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How Will Dallas Deal With The 'Bad Boys' On This Roster?

Jason Garrett has always stated that RKGs are not necessarily choirboys, but how will the staff deal with the collection of guys with checkered pasts that are on this season's roster?

Matthew Emmons-USA TODAY Sports

There has often been a misconception that being a model citizen is part of being the Right Kind of Guy that Jason Garrett often speaks of as being his ideal player. It is easy to look at a Tony Romo, Jason Witten, or any of a number of Dallas Cowboys players who give back off the field and make that assumption, but nothing could be further from the truth. Yes, they are all RKGs, and role models as well, but those traits can be mutually exclusive. Garrett has referenced Michael Irvin as his ideal kind of guy. Irvin, as we all know, had his share of troubles.

This year the Cowboys staff will be faced with several players who have off the field habits that make them a cause for concern. There is free-agent acquisition Greg Hardy, for example. His off the field issues are well documented. He will serve some form of penance for domestic violence at the start of the season. They also have the underwear bandit, Joseph Randle, who has faced arrest twice in a five month period for stealing underwear and possession of a controlled substance. There are also rumors of a domestic altercation and a weapon being involved in the incident that lead to the drug related arrest.

In addition to the pair listed above, the Cowboys also added Randy Gregory in the second round of the most recent NFL Draft. Gregory admits that he is "immature" and has made some recent bad judgments. The most recent of these mistakes was failing a drug test at the NFL Scouting Combine. That was a lapse in judgment that caused him to fall outside of the first round in the draft.

The Cowboys will have to juggle keeping these guys out of trouble while also focusing on the task of getting the team ready for the upcoming season. This is something that recent experiences has prepared team personnel to do. In the Garrett era alone the Cowboys have been forced to deal with off the field distractions caused by a few players, just as several other squads have been forced to deal with. Experience makes a good teacher.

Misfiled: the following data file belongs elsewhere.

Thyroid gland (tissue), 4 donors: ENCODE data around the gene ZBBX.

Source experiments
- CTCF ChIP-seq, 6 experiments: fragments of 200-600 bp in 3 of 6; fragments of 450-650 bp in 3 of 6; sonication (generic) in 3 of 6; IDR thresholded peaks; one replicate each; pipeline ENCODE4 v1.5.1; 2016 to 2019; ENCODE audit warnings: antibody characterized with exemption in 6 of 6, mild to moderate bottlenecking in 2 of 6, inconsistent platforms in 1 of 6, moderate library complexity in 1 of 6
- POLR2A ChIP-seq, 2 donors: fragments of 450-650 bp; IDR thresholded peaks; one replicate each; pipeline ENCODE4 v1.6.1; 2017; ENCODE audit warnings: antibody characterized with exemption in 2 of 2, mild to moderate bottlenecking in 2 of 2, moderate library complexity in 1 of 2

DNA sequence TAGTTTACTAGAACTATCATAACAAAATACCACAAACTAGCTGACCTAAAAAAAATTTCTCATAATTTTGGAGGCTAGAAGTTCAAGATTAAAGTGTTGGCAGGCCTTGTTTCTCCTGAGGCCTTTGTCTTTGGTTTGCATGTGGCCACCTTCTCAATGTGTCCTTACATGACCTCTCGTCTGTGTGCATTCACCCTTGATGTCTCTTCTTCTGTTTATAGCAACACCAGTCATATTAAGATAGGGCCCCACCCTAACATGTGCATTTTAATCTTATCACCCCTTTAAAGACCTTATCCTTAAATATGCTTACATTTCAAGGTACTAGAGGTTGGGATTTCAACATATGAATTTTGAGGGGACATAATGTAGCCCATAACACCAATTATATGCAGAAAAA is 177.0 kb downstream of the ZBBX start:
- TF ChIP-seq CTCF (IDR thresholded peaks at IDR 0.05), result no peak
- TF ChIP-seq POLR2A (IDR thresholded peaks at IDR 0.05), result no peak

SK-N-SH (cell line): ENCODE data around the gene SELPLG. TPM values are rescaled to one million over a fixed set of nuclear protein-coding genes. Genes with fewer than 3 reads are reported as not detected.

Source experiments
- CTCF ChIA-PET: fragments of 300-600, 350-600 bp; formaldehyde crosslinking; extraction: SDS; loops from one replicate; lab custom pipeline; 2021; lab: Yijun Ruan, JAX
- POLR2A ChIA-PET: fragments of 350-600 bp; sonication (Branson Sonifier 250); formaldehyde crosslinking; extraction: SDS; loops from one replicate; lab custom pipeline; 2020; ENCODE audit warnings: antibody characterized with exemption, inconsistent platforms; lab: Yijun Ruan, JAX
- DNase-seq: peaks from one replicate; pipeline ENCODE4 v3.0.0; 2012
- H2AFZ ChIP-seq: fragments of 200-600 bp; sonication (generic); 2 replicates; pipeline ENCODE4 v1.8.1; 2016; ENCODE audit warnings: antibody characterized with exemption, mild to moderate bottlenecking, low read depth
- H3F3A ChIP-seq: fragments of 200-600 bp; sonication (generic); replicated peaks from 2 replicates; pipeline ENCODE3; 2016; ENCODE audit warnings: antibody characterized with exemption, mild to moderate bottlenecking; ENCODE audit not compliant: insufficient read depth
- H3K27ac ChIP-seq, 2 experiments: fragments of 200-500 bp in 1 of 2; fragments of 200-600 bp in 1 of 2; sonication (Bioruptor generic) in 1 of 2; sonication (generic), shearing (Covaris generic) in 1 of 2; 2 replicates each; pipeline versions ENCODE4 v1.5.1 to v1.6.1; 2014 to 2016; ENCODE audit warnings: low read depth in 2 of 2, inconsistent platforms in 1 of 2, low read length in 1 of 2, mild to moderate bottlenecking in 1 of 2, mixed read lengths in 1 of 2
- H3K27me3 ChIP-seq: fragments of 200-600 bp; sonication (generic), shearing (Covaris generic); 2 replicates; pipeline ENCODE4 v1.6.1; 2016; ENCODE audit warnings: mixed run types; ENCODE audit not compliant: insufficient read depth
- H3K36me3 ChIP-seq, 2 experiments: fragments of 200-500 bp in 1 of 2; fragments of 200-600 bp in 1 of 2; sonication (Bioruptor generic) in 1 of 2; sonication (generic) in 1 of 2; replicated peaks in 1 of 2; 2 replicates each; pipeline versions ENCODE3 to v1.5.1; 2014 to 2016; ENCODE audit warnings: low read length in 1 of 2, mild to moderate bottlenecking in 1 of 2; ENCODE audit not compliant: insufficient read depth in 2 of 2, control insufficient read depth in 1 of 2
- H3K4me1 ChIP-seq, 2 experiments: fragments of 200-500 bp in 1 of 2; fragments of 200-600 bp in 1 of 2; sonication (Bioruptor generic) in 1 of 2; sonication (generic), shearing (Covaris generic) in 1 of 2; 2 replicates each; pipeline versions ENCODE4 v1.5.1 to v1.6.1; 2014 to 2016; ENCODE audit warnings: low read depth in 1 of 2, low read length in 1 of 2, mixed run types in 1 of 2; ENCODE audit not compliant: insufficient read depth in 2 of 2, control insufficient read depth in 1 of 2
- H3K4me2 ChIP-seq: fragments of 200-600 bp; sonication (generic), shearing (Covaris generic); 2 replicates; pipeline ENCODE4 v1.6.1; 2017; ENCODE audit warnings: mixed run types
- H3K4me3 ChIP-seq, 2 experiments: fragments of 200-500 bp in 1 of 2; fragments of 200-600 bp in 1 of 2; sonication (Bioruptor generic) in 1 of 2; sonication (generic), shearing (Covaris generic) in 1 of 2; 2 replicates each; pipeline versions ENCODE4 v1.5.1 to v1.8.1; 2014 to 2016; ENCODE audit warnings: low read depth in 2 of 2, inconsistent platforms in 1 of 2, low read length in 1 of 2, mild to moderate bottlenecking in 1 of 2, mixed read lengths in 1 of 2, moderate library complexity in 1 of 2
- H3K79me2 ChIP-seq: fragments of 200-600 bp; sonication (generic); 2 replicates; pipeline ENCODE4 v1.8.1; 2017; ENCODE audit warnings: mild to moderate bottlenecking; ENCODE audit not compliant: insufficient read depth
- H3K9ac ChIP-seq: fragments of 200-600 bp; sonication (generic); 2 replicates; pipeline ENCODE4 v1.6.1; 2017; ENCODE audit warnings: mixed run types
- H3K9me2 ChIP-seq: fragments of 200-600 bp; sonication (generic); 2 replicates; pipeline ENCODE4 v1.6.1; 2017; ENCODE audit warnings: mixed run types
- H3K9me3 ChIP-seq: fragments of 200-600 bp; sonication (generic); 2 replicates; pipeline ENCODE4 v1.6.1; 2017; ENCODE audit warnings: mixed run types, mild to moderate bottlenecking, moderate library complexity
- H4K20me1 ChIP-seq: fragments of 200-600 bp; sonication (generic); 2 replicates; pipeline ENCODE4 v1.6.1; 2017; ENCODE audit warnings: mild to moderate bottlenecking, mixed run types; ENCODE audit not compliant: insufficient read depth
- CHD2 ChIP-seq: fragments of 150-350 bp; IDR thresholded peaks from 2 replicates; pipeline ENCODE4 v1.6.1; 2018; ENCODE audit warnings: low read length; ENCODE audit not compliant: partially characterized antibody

Dez Bryant is a perfect example of this. During the early days of his career the team has been forced to deal with several issues regarding his off the field activities and lack of maturity. Most of us remember the "baggy pants" incident at a Dallas area shopping mall and then there is the slapping case involving him and his mother. The team managed those cases quite well They also guided Bryant through some financial issues and worked with him on how to manage his new-found financial prosperity. In part, due to the team's efforts, Bryant is maturing into a leader on the team and he is becoming a respected part of the community.

Dallas also has experience dealing with substance abuse issues. Josh Brent was convicted of intoxication manslaughter for his role in the drunk driving death of his friend and teammate Jerry Brown. The team stood by Brent and worked with him to get treatment for his problems. This was done without minimizing the consequences of Brent's actions. Dallas has proven that the club can help players with substance abuse issues in a positive manner while not making excuses for the transgressions.

Not only is the leadership structure capable of managing the so called "bad boys" on the roster, the locker room appears to be a tight knit unit. The players are open in their support for each other. Here, too, there is accountability that is provided in equal measure with support. Veterans such as Witten and Romo provide mentoring for younger players while setting a good example for the rest of the team to follow. Even Bryant is starting to become something of a leader in this fashion. The presence of stars that lead by example makes it hard for other players to venture too far astray when the big dogs are walking a fairly straight and narrow path.

The Dallas Cowboys have reached the point where the club is solid enough that the front office can take some risks by bringing in players who are not in the choirboy mold. Structures have developed to the point that guidance and mentor-ship is available. The leadership team and the locker room have grown over the past few seasons. The Dallas Cowboys are ready to meet the challenges offered by taking a few calculated risks.


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